Altogether, the data from the literature pointed out a genotoxic potential for most of the common psychoactive substances, especially for those with high risk of causing dependence. This fact should not be disregarded and should be integrated into the scope of cancer risk assessment. Nevertheless, negative or conflicting results have also been reported for these same drugs. It is also relevant to evaluate the possibility of confounding factors (e.g., tobacco smoke), which increase the complexity of this subject and the need for complementary approaches to consolidate our knowledge. In addition, other psychoactive natural agents, for instance, kava and its constituents, generally displayed negative results in the classical genotoxicity endpoints evaluated (reviewed in [14]).
The emergence of new psychoactive substances (NPSs), namely, synthetic cannabinoids (SCs), cathinones, piperazines, and tryptamines, as well as synthetic hallucinogens, synthetic opioids, and benzodiazepines [15,16], render this topic even more pertinent, since for many of them there is scarce or even no information available in terms of genetic damage. It should be reinforced that these NPSs represent an alarming problem. In fact, the increase in the number of intoxications and deaths associated with SCs is clearly a public health issue of great importance and major concern for policy makers [17]. Nevertheless, the number of reports addressing the genotoxicity of NPSs is still limited. In this context, according to [18], four psychedelic phenethylamines, never tested before, significantly increased the MN frequency in human lymphoblastoid TK6 cells at sub-cytotoxic concentrations, while 3,4-methylenedioxymethylamphetamine (MDMA), also included in the study, did not. In contrast, a study carried out with the synthetic cannabinoid JWH-018 in SH-SY5Y cells did not reveal genotoxicity using the comet assay [19], although this NPS was demonstrated to be genotoxic in another study using TK6 cells [20]. As mentioned above, the formation of active metabolite(s) should be considered in genetic toxicology. Indeed, some authors focusing on synthetic cathinones found an important role of metabolism in the genotoxic responses observed [21]. Another point worth mention is the fact that, within a given class of NPSs, it is pertinent to evaluate not only a representative compound but also other derivatives, since, as recently reported [22], small chemical differences may render distinct genotoxicity patterns.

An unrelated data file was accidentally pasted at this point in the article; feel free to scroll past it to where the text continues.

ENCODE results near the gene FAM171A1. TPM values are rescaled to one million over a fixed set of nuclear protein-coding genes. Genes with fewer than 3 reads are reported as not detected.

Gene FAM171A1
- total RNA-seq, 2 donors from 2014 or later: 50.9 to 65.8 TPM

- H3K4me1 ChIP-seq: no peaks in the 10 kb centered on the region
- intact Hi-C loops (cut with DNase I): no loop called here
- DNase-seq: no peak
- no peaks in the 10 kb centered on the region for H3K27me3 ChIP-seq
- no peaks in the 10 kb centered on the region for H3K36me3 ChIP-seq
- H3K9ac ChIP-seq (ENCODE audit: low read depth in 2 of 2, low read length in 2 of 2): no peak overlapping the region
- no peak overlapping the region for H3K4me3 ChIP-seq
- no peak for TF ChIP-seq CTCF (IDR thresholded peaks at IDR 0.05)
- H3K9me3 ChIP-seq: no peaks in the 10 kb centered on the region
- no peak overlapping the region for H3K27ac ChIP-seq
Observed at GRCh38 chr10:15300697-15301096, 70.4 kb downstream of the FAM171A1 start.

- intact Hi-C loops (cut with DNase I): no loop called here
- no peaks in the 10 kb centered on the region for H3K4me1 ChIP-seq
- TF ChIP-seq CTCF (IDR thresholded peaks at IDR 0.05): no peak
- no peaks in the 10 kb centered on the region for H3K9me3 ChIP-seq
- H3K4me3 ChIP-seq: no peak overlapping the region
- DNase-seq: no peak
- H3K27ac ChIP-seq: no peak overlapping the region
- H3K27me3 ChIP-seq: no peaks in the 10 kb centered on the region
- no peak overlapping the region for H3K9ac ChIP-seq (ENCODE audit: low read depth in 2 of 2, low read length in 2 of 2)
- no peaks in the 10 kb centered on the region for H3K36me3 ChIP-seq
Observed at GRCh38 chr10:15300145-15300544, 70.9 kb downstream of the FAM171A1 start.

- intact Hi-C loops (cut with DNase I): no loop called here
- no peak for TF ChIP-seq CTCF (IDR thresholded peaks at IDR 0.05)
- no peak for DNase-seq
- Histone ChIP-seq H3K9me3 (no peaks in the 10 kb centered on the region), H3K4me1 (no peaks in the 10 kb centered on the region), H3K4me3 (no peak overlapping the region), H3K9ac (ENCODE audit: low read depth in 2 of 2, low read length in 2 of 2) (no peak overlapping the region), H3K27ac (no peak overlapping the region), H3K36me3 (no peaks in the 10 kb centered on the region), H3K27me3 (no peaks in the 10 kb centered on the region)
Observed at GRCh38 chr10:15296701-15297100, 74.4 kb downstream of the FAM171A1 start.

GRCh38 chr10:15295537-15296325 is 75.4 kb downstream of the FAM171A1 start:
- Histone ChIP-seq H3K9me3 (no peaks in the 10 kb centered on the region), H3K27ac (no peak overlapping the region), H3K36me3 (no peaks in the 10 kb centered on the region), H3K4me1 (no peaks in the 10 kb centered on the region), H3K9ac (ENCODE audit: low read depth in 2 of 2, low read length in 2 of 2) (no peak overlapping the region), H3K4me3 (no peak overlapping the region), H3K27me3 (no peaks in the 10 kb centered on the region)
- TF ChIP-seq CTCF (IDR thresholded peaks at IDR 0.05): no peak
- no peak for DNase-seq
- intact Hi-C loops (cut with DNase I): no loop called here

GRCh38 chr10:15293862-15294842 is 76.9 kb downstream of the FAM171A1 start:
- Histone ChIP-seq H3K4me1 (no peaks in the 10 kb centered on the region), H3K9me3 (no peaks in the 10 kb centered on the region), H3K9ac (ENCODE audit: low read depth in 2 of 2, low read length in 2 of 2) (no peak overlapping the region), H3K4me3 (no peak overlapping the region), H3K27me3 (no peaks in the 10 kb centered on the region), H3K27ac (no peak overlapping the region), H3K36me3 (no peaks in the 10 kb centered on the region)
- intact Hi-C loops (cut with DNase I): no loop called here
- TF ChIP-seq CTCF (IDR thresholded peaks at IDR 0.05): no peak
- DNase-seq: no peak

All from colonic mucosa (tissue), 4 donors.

Finally, it is important to highlight possible directions that could be explored in this specific topic of genetic toxicology. In fact, it is pertinent to employ methodologies and study complementary approaches that have shown to be useful in other areas of toxicology. Thus, different aspects considered relevant in this field and some examples of possible strategies for future studies are summarized in Table 1. Several of these further perspectives have been suggested in our previous reviews on the genotoxicity of specific drugs of abuse [7,13]. While some of these points have already been considered by different researchers in their studies, in our opinion, these topics could be subjected to a more detailed and integrated investigation.
In conclusion, the evaluation and mechanistic characterization of the genotoxicity induced by different psychoactive substances is a challenging and exciting research topic that deserves further investigation. Additional research approaches should be performed to gain further insights and gather more genetic toxicology data.

Author Contributions

Study conception and design, selection of bibliography, and revision: N.G.O. and R.J.D.-O. N.G.O. prepared the first draft. All authors have read and agreed to the published version of the manuscript.

Funding

The authors acknowledged Fundação para a Ciência e a Tecnologia (FCT) through UIDB/04138/2020 and UIDP/04138/2020 to iMed.ULisboa.

Institutional Review Board Statement

Not applicable.

Informed Consent Statement

Not applicable.

Data Availability Statement

No new data were created or analyzed in this study. Data sharing is not applicable to this article.

Conflicts of Interest

The authors declare no conflict of interest.

References

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Table 1. Some aspects and suggestions of experimental strategies that could be useful in future studies to increase our knowledge of the genotoxic potential of psychoactive substances.